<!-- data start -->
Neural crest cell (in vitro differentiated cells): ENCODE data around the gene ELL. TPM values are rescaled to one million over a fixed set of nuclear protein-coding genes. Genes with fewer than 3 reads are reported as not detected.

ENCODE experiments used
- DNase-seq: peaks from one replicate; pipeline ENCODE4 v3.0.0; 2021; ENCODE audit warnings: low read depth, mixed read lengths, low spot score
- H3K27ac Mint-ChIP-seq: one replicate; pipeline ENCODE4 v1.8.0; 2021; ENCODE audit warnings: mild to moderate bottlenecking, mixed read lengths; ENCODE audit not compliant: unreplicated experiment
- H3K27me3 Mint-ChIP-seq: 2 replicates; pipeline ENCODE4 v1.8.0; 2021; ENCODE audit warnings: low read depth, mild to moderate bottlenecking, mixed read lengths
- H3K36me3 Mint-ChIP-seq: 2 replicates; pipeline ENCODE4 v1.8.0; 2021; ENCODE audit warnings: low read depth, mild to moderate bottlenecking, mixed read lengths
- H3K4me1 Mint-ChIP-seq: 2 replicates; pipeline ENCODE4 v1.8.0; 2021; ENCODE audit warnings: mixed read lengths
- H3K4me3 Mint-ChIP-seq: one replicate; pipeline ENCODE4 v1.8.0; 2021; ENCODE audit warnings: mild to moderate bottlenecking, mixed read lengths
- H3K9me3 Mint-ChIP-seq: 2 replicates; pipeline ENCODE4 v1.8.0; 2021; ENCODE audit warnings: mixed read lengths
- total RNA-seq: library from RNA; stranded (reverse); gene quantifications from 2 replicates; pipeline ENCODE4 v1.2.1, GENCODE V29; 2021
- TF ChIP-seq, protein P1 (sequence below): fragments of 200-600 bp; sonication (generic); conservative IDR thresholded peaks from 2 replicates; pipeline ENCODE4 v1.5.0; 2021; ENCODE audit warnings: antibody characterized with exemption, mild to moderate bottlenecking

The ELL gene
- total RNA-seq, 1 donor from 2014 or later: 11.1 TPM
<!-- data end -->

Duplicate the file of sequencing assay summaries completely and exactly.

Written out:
Neural crest cell (in vitro differentiated cells): ENCODE data around the gene ELL. TPM values are rescaled to one million over a fixed set of nuclear protein-coding genes. Genes with fewer than 3 reads are reported as not detected.

ENCODE experiments used
- DNase-seq: peaks from one replicate; pipeline ENCODE4 v3.0.0; 2021; ENCODE audit warnings: low read depth, mixed read lengths, low spot score
- H3K27ac Mint-ChIP-seq: one replicate; pipeline ENCODE4 v1.8.0; 2021; ENCODE audit warnings: mild to moderate bottlenecking, mixed read lengths; ENCODE audit not compliant: unreplicated experiment
- H3K27me3 Mint-ChIP-seq: 2 replicates; pipeline ENCODE4 v1.8.0; 2021; ENCODE audit warnings: low read depth, mild to moderate bottlenecking, mixed read lengths
- H3K36me3 Mint-ChIP-seq: 2 replicates; pipeline ENCODE4 v1.8.0; 2021; ENCODE audit warnings: low read depth, mild to moderate bottlenecking, mixed read lengths
- H3K4me1 Mint-ChIP-seq: 2 replicates; pipeline ENCODE4 v1.8.0; 2021; ENCODE audit warnings: mixed read lengths
- H3K4me3 Mint-ChIP-seq: one replicate; pipeline ENCODE4 v1.8.0; 2021; ENCODE audit warnings: mild to moderate bottlenecking, mixed read lengths
- H3K9me3 Mint-ChIP-seq: 2 replicates; pipeline ENCODE4 v1.8.0; 2021; ENCODE audit warnings: mixed read lengths
- total RNA-seq: library from RNA; stranded (reverse); gene quantifications from 2 replicates; pipeline ENCODE4 v1.2.1, GENCODE V29; 2021
- TF ChIP-seq, protein P1 (sequence below): fragments of 200-600 bp; sonication (generic); conservative IDR thresholded peaks from 2 replicates; pipeline ENCODE4 v1.5.0; 2021; ENCODE audit warnings: antibody characterized with exemption, mild to moderate bottlenecking

The ELL gene
- total RNA-seq, 1 donor from 2014 or later: 11.1 TPM